Despite experiencing history's longest case of hiccups which lasted from 1922 to 1990, Iowa farmer Charles Osborne managed to live a relatively normal life.
Everyone has experienced hiccups at some point in their life. The involuntary diaphragm contractions can even start in the womb. But few have faced hiccups that lasted for days, months, or years. Charles Osborne, however, had the hiccups for decades.
In 1922, the Iowa man started hiccuping — and he didn’t stop for 68 years.
Over the years, Osborne tried everything to get rid of his pesky condition. He even resorted to experimental hormone therapy, but it seemed that nothing could cure him.
But one day in 1990, when Osborne was 96 years old, his hiccups suddenly stopped. He died just a year later, and doctors never did figure out precisely what caused his lifelong infliction.
The Bizarre Origin Of Charles Osborne’s Hiccups
Charles Osborne was born in 1893, but his hiccups didn’t start until 1922, when he was a 29-year-old farmer. They began one day while Osborne was preparing to butcher a hog in Union, Nebraska.
“I was hanging a 350-pound hog for butchering,” Osborne explained to PEOPLE in 1982. “I picked it up and then I fell down. I felt nothing.”
The minor incident triggered a bout of hiccups. But unlike most hiccups, which end in minutes, Osborne’s continued.
Osborne sought out doctors, but no one could cure his mysterious condition. As the years passed, Osborne wondered if he would spend the rest of his life hiccuping — and he almost did.
Possible Medical Explanations For Charles Osborne’s Hiccups
Today, doctors point to several causes of hiccups. According to the Mayo Clinic, carbonated beverages can trigger the condition, as can a large meal. Swallowing air while chewing gum can lead to hiccups, and even excitement can cause them.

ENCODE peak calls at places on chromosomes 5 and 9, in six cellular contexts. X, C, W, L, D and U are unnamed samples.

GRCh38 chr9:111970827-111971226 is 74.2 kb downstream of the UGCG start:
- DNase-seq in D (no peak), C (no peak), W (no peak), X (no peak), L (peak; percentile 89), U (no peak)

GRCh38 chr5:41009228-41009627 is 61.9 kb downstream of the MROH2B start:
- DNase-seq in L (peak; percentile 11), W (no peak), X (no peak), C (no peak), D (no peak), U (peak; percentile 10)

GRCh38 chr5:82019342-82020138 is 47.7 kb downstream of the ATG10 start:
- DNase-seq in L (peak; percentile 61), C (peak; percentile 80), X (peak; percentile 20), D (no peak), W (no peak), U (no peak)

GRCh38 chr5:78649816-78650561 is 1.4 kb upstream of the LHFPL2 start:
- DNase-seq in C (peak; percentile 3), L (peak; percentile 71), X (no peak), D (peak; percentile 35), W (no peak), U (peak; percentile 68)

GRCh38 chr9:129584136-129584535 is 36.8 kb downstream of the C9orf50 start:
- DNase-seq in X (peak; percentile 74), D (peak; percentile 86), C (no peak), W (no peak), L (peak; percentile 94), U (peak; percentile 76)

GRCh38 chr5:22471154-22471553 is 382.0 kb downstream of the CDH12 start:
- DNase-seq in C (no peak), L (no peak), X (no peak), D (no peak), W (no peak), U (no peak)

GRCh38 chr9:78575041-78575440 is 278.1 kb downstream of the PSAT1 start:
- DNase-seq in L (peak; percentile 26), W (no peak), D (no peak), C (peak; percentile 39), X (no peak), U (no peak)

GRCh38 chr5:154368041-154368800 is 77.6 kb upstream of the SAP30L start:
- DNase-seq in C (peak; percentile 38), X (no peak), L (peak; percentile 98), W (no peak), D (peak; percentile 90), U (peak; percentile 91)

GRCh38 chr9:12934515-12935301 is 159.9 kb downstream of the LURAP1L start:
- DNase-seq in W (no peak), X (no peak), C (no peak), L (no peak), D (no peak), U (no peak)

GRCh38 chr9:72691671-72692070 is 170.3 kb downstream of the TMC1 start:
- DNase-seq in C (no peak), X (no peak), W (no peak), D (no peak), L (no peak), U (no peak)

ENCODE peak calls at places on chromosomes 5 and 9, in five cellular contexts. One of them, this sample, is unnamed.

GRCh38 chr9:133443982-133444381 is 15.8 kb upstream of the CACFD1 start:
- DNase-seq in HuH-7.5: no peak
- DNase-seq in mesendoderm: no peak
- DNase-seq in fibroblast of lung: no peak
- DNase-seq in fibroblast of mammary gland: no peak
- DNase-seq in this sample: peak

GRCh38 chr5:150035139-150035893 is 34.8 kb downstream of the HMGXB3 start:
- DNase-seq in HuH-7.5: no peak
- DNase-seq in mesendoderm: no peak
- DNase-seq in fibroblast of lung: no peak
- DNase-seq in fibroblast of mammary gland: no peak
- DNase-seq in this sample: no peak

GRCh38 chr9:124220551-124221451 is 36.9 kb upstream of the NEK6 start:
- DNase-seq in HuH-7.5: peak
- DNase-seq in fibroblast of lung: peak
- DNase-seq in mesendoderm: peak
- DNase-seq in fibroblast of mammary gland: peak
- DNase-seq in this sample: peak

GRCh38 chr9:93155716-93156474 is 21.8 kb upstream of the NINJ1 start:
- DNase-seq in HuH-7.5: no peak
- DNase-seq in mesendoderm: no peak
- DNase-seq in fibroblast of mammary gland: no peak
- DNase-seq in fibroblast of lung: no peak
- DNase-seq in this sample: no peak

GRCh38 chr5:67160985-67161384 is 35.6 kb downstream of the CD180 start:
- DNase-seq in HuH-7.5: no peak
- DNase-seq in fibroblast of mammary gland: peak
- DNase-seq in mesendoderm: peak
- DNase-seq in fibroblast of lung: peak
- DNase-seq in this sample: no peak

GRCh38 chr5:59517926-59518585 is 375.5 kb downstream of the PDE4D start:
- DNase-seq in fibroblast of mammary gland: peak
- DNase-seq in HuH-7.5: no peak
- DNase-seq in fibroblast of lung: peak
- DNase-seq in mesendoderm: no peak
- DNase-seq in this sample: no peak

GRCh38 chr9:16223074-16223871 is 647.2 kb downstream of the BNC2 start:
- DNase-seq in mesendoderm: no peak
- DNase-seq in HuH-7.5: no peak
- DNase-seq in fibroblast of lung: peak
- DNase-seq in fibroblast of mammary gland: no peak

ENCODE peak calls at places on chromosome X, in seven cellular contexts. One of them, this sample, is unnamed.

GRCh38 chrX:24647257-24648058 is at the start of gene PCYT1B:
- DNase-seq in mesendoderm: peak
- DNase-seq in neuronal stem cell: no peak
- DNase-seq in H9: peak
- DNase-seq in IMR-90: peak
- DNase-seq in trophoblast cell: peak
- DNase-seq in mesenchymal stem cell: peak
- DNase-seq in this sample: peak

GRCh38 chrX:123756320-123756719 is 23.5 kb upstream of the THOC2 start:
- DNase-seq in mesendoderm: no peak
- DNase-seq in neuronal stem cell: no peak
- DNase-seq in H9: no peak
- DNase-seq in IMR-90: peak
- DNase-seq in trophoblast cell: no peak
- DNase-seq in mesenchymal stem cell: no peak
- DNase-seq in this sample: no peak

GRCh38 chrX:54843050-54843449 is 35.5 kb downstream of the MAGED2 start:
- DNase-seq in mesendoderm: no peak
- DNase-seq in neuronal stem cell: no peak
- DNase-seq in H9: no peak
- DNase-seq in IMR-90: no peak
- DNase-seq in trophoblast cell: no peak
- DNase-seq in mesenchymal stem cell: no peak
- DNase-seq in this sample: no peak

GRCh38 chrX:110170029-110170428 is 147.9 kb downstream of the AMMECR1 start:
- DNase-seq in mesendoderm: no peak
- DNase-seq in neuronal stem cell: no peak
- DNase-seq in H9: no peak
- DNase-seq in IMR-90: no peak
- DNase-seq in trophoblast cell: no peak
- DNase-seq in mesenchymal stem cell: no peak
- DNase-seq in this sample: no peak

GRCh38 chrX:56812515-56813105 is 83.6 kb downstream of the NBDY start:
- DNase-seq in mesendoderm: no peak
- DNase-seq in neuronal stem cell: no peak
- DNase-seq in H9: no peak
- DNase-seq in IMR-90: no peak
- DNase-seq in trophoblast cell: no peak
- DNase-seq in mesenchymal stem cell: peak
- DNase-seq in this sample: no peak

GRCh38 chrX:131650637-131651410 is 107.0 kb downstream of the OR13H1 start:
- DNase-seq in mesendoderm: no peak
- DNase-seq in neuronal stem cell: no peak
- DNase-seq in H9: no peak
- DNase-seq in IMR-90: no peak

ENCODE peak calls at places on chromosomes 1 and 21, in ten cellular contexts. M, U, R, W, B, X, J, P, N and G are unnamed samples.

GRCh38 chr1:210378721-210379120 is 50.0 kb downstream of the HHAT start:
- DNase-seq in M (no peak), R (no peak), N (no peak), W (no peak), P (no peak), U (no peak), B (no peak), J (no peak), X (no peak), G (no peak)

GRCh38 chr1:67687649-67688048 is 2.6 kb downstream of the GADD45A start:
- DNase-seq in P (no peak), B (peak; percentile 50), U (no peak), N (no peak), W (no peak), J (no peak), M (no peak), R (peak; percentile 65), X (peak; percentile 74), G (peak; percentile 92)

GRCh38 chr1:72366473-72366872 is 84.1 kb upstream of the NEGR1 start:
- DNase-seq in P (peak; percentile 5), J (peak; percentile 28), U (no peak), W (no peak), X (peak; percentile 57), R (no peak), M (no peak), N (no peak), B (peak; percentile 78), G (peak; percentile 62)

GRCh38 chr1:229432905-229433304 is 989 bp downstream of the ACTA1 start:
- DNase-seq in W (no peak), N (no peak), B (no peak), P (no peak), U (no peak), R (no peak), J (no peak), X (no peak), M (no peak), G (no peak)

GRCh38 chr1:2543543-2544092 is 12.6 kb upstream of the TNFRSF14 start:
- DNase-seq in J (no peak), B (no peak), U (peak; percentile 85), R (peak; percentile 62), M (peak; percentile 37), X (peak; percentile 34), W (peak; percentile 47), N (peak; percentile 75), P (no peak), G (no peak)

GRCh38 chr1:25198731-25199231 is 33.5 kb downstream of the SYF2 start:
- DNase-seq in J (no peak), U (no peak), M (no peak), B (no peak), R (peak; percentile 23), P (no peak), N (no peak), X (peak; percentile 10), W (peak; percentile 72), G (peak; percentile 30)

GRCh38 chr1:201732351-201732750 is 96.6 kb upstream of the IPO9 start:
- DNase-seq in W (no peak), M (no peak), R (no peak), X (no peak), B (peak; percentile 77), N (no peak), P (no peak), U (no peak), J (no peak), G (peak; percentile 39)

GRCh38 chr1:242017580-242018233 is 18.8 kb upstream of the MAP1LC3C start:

However, none of those reasons explain why Charles Osborne suddenly began hiccuping in 1922. So why did a minor fall cause decades of hiccups?
The strange case of Charles Osborne baffled generations of doctors.
Over the years, Osborne visited multiple medical professionals seeking a cure. In the 1980s, Dr. Terence Anthoney declared that Osborne’s fall had caused brain damage, leading to the hiccups.
“The doctor said later that I busted a blood vessel the size of a pin in my brain,” Osborne related.
Anthoney explained to PEOPLE that Osborne “destroyed a small area in the brain stem that inhibits the hiccup response.”
However, doctors today think there’s a different explanation. Neurosurgeon Ali Seifi believes that Osborne’s fall likely caused a rib injury that damaged his diaphragm.
Seifi also thinks that Osborne may have suffered a stroke. Some strokes can cause persistent hiccups, which is not far off from the explanation that Anthoney gave Osborne decades ago.
While he tried out dozens of treatments, Osborne drew the line at a surgical procedure that might impair his breathing.
None of the medical remedies seemed to help, not even experimental hormone therapy. And the home remedies were equally unsuccessful. A friend even tried firing a shotgun behind Osborne to startle him.